"You had to live—did live, from habit that became instinct—in the assumption that every sound you made was overheard, and, except in darkness, every movement scrutinized."—George Orwell, 1984
Supposedly the National Security Administration is going to stop collecting certain internet communications that merely mention a foreign intelligence target.
Privacy advocates are hailing it as a major victory for Americans whose communications have been caught in the NSA's dragnet.
If this is a victory, it's a hollow victory.
Since its creation in 1952, when President Harry S. Truman issued a secret executive order establishing the NSA as the hub of the government's foreign intelligence activities, the agency has been covertly spying on Americans, listening in on their phone calls, reading their mail, and monitoring their communications.
For instance, under Project SHAMROCK, the NSA spied on telegrams to and from the U.S., as well as the correspondence of American citizens. Moreover, as the Saturday Evening Post reports, "Under Project MINARET, the NSA monitored the communications of civil rights leaders and opponents of the Vietnam War, including targets such as Martin Luther King, Jr., Mohammed Ali, Jane Fonda, and two active U.S. Senators. The NSA had launched this program in 1967 to monitor suspected terrorists and drug traffickers, but successive presidents used it to track all manner of political dissidents."
Not even the passage of the Foreign Intelligence Surveillance Act and the creation of the FISA Court, which was supposed to oversee and correct how intelligence information is collected and collated, managed to curtail the NSA's illegal activities.
In the wake of the 9/11 attacks, George W. Bush secretly authorized the NSA to conduct warrantless surveillance on Americans' phone calls and emails.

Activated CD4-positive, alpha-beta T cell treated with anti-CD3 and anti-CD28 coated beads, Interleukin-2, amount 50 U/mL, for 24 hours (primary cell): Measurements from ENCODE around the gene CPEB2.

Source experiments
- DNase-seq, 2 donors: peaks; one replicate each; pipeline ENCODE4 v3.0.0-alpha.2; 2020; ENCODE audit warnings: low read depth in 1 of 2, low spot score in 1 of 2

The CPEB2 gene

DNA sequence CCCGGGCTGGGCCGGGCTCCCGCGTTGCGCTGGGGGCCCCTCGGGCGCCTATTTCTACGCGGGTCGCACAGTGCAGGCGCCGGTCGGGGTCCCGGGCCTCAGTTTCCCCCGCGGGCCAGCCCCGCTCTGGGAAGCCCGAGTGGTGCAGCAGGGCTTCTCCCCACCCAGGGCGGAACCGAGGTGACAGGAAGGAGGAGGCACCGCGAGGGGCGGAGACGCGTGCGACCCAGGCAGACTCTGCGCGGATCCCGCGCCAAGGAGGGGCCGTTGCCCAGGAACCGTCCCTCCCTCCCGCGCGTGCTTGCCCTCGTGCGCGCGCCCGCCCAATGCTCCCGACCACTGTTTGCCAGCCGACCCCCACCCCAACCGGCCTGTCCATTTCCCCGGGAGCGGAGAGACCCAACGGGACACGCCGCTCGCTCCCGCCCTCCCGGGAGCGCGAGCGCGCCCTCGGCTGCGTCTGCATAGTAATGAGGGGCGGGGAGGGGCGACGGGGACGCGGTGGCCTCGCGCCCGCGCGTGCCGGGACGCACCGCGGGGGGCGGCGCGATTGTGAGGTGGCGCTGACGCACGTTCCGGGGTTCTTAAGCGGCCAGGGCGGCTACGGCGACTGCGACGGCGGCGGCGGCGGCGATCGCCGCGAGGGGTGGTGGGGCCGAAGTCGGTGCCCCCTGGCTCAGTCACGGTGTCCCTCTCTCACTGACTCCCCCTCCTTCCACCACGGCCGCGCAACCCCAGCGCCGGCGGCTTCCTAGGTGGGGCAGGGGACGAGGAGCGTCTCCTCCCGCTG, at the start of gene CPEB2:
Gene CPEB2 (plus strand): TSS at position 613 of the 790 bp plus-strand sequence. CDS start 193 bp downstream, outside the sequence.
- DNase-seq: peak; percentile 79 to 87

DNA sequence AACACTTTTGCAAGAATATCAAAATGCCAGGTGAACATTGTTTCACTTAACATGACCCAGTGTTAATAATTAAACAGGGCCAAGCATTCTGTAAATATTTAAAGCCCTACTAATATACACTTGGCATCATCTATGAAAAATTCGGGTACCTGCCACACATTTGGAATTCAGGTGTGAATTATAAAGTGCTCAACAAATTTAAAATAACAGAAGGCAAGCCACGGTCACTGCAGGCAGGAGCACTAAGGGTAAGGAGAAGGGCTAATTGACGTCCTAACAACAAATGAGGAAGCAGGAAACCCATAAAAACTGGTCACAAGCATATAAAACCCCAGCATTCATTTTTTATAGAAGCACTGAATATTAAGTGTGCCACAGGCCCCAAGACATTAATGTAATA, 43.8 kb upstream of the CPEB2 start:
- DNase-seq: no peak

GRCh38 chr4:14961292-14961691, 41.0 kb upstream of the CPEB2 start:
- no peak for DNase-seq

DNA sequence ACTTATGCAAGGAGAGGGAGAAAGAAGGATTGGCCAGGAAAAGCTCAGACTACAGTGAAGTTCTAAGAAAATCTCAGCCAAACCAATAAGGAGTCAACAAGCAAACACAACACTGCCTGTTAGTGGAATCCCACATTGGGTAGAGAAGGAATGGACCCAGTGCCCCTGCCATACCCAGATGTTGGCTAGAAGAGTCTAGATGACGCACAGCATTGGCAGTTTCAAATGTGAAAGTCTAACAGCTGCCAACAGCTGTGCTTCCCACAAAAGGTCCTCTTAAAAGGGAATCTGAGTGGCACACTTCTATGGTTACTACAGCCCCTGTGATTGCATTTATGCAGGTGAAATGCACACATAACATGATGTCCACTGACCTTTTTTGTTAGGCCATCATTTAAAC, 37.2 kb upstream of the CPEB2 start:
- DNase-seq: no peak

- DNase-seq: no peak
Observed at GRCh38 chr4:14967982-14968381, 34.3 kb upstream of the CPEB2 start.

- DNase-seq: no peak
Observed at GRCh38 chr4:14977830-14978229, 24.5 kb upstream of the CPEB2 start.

Nothing changed under Barack Obama. In fact, the violations worsened, with the NSA authorized to secretly collect internet and telephone data on millions of Americans, as well as on foreign governments.
It was only after whistleblower Edward Snowden's revelations in 2013 that the American people fully understood the extent to which they had been betrayed once again.
What this brief history makes clear is that the NSA cannot be reformed.
This is an agency whose very existence—unaccountable and lacking any degree of transparency—flies in the face of the Constitution.
Despite the fact that its data snooping has been shown to be ineffective at detecting, let alone stopping, any actual terror attacks, the NSA has continued to operate largely in secret, carrying out warrantless mass surveillance on hundreds of millions of Americans' phone calls, emails, text messages and the like, beyond the scrutiny of most of Congress and the taxpayers who are forced to fund its multi-billion dollar secret black ops budget.
As long as the government is allowed to make a mockery of the law—be it the Constitution, the FISA law, or any other law intended to limit its reach and curtail its activities—and is permitted to operate behind closed doors, relaying on secret courts, secret budgets and secret interpretations of the laws of the land, there will be no reform.
Presidents, politicians, and court rulings have come and gone over the course of the NSA's 60-year history, but none of them have done much to put an end to the NSA's "technotyranny."
The beast has outgrown its chains. It will not be restrained.
Moreover, even if the NSA could be reformed, the problem of government surveillance goes far beyond the criminal activities of this one agency.
In fact, long before the NSA became the agency we loved to hate, the Justice Department, the FBI, and the Drug Enforcement Administration were carrying out their own secret mass surveillance on an unsuspecting populace. Just about every branch of the government—from the Postal Service to the Treasury Department and every agency in between—now has its own surveillance sector, authorized to spy on the American people.
Then there are the fusion and counterterrorism centers that gather all of the data from the smaller government spies—the police, public health officials, transportation, etc.—and make it accessible for all those in power. And of course that doesn't even begin to touch on the complicity of the corporate sector, which buys and sells us from cradle to grave, until we have no more data left to mine.
Consider that on any given day, the average American going about his daily business will be monitored, surveilled, spied on and tracked in more than 20 different ways, by both government and corporate eyes and ears. A byproduct of this new age in which we live, whether you're walking through a store, driving your car, checking email, or talking to friends and family on the phone, you can be sure that some government agency, whether the NSA or some other entity, is listening in and tracking your behavior.